After billion-dollar acquisition of MGM, Amazon inherits a foe: Starz – The Seattle Times

After billion-dollar acquisition of MGM, Amazon inherits a foe: Starz – The Seattle Times

Two years into a lawsuit involving premium cable network Starz and entertainment giant MGM, a new player has entered the game: Amazon.
In March 2022, Amazon completed a $8.5 billion acquisition of MGM, a storied movie studio and one of Hollywood’s biggest players. More than 4,000 films and 17,000 TV shows owned by MGM will be available on Amazon Prime’s streaming platform.
Starz sued MGM in May 2020, claiming the studio breached a streaming agreement granting Starz exclusive streaming rights to over 244 films and TV shows. Starz claimed it paid MGM $70 million under two agreements in 2013 and 2015 for exclusivity, according to the suit filed in U.S. District Court.
Now, Starz is now going after MGM’s new parent company.
About a third of the movies and shows under the agreement were distributed to other streaming services, according to the suit. As a result, Starz says, it lost subscribers and revenue. 
Amazon and Starz did not respond to inquiries.
Starz said it found out about the infringement after an employee found a Starz exclusive — the Keanu Reeves-starring “Bill & Ted’s Excellent Adventure” — available on Amazon Prime, now the host of all MGM movies and TV shows. Starz contends the titles were also available on MGM’s streaming platform Epix.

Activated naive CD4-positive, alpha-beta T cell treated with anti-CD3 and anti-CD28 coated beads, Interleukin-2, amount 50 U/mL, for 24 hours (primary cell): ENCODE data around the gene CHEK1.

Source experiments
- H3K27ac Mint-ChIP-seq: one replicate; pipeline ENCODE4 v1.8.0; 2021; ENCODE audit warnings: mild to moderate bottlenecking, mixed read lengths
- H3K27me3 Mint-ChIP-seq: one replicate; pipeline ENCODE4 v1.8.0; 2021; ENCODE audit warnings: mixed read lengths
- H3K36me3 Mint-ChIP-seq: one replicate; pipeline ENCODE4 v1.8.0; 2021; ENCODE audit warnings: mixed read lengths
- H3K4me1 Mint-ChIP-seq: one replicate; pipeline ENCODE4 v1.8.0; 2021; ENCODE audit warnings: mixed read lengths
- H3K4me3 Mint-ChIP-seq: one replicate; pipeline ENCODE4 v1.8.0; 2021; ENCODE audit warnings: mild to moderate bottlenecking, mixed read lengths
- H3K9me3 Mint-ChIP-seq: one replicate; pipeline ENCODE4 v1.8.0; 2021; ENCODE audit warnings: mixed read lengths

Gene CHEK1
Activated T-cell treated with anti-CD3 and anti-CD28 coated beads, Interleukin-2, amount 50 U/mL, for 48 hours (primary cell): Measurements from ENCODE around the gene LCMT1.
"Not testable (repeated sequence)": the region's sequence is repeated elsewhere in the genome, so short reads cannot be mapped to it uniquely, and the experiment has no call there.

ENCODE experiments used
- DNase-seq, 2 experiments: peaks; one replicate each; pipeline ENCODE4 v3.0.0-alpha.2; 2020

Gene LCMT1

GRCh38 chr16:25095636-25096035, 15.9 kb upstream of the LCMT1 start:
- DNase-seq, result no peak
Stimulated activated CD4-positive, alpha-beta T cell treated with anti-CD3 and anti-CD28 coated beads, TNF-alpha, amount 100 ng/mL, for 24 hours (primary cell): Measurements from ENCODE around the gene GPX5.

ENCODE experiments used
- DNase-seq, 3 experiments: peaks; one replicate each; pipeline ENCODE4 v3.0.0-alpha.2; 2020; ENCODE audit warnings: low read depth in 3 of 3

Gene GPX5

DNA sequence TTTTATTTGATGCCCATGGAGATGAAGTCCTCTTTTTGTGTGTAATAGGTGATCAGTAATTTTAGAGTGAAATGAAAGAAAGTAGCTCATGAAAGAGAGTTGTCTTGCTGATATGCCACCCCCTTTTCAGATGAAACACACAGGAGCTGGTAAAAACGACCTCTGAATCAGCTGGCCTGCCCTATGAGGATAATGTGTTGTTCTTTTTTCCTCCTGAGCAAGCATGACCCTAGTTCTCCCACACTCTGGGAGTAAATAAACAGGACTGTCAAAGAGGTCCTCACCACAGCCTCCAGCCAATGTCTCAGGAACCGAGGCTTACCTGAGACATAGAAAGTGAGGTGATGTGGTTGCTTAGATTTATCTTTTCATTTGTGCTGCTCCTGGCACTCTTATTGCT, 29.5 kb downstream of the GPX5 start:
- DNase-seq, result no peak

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On May 13, Starz filed a subpoena against Amazon, saying that as the parent company of MGM, it is “a related entity and has a concrete interest in the outcome of this litigation.” According to the suit, this is the second time Starz has subpoenaed Amazon. The first attempt was not successful, it said. Among the requests are documents that show MGM’s revenue as a result of the purported infringement. 
MGM’s lawyer Orin Snyder said at the time of the motion to dismiss that the financial impact was minimal.
Amazon Prime was previously the target of a 2017 class-action lawsuit contending customers were charged without their knowledge or consent. The case was dismissed in 2018.
The opinions expressed in reader comments are those of the author only and do not reflect the opinions of The Seattle Times.

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